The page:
At first glance, the sheet of electronic resembles a used candy wrapper rather than a sophisticated wearable device. But make no mistake, this simple-looking creation is filled with advanced circuits and sensors that make it one of the thinnest and most flexible wearable healthcare sensors ever invented.
Dubbed the “e-skin,” this newest form of wearable technology is ultra-thin and has micro-electronic components that light up in different colors as it is attached to the body.
Researchers from University of Tokyo are the masterminds behind this stick-on tattoo of the future. The film is constructed out of layers of silicon oxynitrite and parylene, to which they’ve embedded polymer light emitting diodes (PLEDs) and Organic Photodetectors (OPDs). These emit a range of colors, including red, blue, and green. Because it’s stretchable and less than 3 millimeters thick, the ‘e-skin’ can be attached to nearly any surface on the body and withstand hundreds of crumples without compromising its integrity.
As each diode corresponds to a pixel when lit, researchers can arrange many diodes together to form complex and meaningful displays. The team envisions one such application to be sensing the levels of oxygen or pulse rate of a patient while in surgery.
But wait… isn’t there already a technology for that? Indeed, a pulse oximeter is a small device that hooks on to a patient’s finger for the expressed purpose of reading pulse rate and oxygen status. It’s widely used in hospital setting and is even commercially available for home use.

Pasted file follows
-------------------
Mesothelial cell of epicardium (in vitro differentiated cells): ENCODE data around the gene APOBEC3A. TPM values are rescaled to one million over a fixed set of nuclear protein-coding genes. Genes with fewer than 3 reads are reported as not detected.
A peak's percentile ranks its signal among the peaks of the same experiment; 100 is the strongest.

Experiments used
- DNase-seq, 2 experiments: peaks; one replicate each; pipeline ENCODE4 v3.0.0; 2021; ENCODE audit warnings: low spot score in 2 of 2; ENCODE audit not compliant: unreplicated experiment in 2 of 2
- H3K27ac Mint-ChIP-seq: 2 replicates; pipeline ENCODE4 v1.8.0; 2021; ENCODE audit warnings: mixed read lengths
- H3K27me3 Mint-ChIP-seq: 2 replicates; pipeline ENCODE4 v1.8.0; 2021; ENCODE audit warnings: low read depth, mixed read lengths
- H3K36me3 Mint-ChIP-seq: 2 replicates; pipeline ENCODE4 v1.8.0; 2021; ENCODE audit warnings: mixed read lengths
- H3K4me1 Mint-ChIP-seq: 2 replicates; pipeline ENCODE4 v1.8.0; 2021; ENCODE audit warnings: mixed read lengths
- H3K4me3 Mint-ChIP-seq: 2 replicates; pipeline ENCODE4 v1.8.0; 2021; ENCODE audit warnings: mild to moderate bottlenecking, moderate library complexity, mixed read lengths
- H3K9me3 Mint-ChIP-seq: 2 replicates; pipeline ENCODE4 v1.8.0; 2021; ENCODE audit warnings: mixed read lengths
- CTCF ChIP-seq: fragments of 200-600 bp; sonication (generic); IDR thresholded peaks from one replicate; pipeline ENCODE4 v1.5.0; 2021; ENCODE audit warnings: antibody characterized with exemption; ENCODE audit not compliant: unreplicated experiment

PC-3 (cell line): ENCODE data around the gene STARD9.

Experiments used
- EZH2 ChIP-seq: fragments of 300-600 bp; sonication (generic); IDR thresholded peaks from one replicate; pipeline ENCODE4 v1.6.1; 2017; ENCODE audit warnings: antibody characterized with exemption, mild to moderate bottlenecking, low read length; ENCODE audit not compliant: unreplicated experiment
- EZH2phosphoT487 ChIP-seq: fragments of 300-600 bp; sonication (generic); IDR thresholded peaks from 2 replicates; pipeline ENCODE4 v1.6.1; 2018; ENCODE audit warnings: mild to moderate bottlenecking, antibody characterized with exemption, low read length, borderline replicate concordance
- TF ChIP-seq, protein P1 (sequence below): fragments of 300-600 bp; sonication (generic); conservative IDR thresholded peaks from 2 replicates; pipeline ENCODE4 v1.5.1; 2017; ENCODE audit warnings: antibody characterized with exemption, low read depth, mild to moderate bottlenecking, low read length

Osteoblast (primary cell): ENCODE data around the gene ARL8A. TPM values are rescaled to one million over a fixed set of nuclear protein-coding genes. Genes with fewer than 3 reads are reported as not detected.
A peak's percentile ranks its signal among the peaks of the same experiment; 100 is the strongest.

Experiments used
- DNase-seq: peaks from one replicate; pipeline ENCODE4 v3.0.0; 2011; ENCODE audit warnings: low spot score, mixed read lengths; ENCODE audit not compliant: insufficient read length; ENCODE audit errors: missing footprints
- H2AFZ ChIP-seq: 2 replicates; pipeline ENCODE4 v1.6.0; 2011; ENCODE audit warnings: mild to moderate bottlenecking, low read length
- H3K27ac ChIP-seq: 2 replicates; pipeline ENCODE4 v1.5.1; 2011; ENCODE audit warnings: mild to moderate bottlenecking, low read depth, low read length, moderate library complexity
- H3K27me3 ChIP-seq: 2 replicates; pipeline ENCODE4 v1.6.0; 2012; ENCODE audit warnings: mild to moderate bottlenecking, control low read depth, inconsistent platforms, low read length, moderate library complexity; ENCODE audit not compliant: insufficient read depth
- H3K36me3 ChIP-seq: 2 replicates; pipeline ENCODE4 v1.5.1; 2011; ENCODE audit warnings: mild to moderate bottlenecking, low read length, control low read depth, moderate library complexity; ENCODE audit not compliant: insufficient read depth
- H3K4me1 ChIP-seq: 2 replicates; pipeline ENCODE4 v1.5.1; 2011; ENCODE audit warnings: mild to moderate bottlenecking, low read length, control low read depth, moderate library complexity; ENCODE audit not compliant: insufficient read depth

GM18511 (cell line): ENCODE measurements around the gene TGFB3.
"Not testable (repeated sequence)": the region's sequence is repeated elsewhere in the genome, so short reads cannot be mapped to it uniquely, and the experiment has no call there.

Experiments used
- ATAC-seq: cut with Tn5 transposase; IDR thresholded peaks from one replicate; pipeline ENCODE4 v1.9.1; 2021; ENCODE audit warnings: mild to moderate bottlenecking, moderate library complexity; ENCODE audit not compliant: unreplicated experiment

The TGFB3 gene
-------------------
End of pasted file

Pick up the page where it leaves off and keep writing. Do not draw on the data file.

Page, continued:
So how is the e-skin innovation any different? The team stresses the e-skin’s wearable feature, which makes it significantly less obtrusive and arguably more reliable. "The device unobtrusively measures the oxygen concentration of blood when laminated on a finger," said Tomoyuki Yokota, first study author. In addition, the electronic skin isn’t limited to any one appendage; rather, it can, theoretically, be attached to pretty much anywhere on the body. "Ultimately, flexible organic optical sensors may be directly laminated on organs to monitor the blood oxygen level during and after surgery," said Yokota.
The device also has the advantage of consuming less power and producing less heat. These properties combined with the durability of the film material, significantly increases the longevity of the device.
"The advent of mobile phones has changed the way we communicate," said Takao Someya, senior study author. “While these communication tools are getting smaller and smaller, they are still discrete devices that we have to carry with us.” He added, "What would the world be like if we had displays that could adhere to our bodies and even show our emotions or level of stress or unease? In addition to not having to carry a device with us at all times, they might enhance the way we interact with those around us or add a whole new dimension to how we communicate."